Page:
Each honoree inducted into the National Wrestling Hall of Fame has a video highlighting their career.
Here is the video for Townsend Saunders, who was inducted as a Distinguished Member in 2019.
Distinguished Members can be a wrestler who has achieved extraordinary success in national and/or international competition; a coach who has demonstrated great leadership in the profession and who has compiled an outstanding record; or a contributor whose long-term activities have substantially enhanced the development and advancement of the sport.
The National Wrestling Hall of Fame will honor 1996 Olympic silver medalist Townsend Saunders as a 2019 Distinguished Member for his lifelong dedication and commitment to the sport of wrestling.
Known as “Junior” during his prep and collegiate careers, Saunders was a runner-up in the California state championships while competing for Torrance High School. At CSU Bakersfield Athletics, he won an NCAA Division II championship at 142 pounds before transferring to Sun Devil Wrestling. As a Arizona State Sun Devils, Saunders was a two-time @Pac-12 Conference champion and a two-time All-American, finishing second at 142 pounds in 1989 and third at 150 pounds in 1990. In the 1989 finals, Saunders took national champion Pat Santoro of the University of Pittsburgh into overtime, which ended in a 6-6, 1-1 deadlock. Santoro took the title on the 10th criteria.
Saunders had a career record of 77-9 for ASU, which ties him for fourth place in school annals with a .895 winning percentage. He is also tied for fourth in dual victories in a season with 20 wins in 1989-90 and is tied for seventh on ASU’s single-season overall victories list with 40 wins in 1988-89.
Using his given name of Townsend in international competition, Saunders placed seventh at the 1992 Olympics in Barcelona, Spain. Four years later, Saunders avenged his NCAA finals loss to Santoro, winning a tense overtime victory in the final match of the best-of-three series at 149.5 pound to win the U.S. Olympic team trials. In Atlanta, Saunders gave up only two points in cruising through three opponents to meet Russia’s Vadim Bogiyev in the finals. True to form, Saunders took Bogiyev into overtime tied 1-1. After eight minutes of scoreless action, Bogiyev was awarded the gold medal with two passivity calls to Saunders’ three.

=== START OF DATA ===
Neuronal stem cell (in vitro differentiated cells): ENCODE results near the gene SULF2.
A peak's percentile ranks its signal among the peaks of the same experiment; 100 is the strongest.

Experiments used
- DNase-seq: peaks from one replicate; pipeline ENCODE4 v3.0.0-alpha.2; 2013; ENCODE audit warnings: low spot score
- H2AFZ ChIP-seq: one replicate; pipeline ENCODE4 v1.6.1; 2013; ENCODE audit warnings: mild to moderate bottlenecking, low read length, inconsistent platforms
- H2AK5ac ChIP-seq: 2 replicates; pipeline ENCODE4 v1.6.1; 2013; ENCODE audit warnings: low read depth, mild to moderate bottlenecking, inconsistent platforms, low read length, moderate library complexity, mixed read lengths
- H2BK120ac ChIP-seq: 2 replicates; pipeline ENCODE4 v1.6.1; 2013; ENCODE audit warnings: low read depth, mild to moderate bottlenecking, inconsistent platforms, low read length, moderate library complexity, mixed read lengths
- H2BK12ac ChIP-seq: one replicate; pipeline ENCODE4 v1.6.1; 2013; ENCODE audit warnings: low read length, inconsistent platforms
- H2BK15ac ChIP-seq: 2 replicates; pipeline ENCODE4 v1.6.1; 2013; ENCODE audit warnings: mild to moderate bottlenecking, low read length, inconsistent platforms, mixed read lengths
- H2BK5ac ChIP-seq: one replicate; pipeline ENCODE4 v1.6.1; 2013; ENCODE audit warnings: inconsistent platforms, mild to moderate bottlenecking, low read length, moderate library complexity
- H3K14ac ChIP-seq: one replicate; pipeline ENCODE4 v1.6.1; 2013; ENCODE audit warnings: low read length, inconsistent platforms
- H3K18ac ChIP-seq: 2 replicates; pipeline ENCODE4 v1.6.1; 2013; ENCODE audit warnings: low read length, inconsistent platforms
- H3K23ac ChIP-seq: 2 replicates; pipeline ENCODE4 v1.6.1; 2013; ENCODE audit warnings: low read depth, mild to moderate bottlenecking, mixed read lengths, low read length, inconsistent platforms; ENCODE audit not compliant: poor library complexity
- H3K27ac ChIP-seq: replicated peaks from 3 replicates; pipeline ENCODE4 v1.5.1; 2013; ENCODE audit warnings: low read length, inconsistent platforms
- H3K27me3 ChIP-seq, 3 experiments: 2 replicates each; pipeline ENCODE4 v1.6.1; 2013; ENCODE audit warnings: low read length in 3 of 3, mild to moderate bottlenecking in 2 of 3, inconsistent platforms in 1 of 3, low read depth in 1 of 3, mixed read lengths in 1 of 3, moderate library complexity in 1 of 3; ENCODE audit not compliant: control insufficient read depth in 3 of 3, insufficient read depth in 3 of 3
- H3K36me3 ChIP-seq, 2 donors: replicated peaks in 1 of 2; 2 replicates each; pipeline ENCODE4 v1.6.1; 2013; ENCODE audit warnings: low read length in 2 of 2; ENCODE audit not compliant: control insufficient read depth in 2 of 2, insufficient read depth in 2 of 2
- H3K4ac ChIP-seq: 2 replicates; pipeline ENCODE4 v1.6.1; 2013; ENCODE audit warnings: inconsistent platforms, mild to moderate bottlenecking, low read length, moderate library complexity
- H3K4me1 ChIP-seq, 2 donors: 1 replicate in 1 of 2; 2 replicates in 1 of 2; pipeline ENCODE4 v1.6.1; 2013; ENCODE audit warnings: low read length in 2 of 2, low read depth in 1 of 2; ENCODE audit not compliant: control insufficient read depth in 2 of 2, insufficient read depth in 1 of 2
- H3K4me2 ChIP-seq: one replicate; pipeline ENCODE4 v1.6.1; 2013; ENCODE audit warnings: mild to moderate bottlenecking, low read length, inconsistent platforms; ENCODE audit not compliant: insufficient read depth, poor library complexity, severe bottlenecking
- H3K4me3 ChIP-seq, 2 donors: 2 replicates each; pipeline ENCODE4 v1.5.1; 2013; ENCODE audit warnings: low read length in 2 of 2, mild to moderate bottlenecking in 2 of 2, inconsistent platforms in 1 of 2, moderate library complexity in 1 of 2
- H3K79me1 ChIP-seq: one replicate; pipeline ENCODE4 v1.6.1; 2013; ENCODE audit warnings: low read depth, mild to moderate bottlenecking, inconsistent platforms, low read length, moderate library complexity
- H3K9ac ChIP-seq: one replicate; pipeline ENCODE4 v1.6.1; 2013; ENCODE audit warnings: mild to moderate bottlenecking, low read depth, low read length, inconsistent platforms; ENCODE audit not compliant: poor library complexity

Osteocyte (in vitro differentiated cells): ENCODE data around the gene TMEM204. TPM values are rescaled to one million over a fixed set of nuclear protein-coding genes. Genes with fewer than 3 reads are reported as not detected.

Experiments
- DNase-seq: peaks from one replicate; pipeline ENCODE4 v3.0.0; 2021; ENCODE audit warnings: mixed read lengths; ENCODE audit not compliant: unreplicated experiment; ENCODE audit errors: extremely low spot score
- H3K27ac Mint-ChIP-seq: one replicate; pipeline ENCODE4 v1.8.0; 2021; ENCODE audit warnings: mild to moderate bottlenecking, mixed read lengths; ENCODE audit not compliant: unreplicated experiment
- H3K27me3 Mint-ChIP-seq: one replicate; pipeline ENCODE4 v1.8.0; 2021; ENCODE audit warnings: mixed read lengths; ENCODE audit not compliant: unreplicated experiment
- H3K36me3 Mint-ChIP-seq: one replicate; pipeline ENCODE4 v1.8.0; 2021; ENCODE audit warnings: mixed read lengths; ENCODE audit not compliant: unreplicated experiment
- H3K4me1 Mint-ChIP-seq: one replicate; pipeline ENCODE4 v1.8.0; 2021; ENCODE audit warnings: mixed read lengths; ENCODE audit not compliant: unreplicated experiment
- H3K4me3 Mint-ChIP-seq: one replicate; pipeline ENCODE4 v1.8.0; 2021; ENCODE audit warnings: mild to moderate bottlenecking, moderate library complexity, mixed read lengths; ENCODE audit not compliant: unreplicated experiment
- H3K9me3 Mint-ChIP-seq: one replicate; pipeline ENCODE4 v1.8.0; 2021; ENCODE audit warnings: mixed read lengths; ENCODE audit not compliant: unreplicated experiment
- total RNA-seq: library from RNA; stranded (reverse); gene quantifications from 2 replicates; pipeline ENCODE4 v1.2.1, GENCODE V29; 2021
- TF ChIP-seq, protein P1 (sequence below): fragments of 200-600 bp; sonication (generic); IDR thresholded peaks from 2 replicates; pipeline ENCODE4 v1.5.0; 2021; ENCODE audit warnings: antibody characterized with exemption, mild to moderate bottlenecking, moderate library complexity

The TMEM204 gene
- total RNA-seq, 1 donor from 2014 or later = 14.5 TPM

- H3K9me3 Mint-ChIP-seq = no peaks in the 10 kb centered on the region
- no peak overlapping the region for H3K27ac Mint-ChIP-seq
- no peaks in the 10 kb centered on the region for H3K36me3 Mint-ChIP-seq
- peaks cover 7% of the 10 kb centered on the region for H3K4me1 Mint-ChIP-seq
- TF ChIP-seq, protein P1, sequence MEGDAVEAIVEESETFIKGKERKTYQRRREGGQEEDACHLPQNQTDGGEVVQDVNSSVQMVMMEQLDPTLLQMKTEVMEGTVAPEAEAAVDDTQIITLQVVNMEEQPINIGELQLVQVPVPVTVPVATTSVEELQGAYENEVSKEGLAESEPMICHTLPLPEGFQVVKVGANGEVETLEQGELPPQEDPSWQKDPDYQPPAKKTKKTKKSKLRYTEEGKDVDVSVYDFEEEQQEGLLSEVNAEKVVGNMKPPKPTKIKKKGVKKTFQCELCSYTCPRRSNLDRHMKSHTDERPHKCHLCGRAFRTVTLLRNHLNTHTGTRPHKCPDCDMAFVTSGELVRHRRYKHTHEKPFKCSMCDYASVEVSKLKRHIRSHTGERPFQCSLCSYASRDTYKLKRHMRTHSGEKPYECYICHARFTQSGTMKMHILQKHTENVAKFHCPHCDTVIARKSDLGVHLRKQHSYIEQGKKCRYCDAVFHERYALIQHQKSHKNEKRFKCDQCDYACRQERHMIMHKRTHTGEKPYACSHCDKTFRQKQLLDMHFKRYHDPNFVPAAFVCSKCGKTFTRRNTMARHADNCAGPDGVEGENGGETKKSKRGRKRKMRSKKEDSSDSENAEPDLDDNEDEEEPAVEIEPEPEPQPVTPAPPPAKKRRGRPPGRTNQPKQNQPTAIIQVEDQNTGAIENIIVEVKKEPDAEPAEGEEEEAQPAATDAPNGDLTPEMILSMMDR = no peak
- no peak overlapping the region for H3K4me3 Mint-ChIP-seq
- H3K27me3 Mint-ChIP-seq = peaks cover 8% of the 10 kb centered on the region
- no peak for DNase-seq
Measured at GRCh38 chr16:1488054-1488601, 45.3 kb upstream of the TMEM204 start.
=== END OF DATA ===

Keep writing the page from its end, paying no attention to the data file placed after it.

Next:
Saunders competed in six World Championships from 1991-95 and was a gold medalist at the Pan American Games in 1991 and 1995. He won a gold medal at the Goodwill Games in 1995 and was the U.S. Open national freestyle champion in 1991 and 1996.
After stepping off the mat, he was an assistant coach at Arizona State from 2001-03 while also serving as executive director and coach for the Sunkist Kids Wrestling Club. He coached the 2003 United States women’s team to seven medals in seven weights – one gold medal, four silver and two bronze medals, at the World Championships. Saunders was named USA Wrestling’s Coach of the Year in 2004 after coaching the United States women’s wrestling team the first time that women’s wrestling competed in the Olympics in 2004.
He was inducted into the Arizona State University Hall of Fame in 2011 and the California Wrestling Hall of Fame in 2013. Saunders and his wife, Tricia McNaughton Saunders, a four-time world champion, one-time world silver medalist and first woman inducted into the NWHOF as a Distinguished Member, are the only husband and wife to be so honored.
Honoree videos are created by Dave “Doc” Bennett, who we honored with our Order of Merit award in 2015.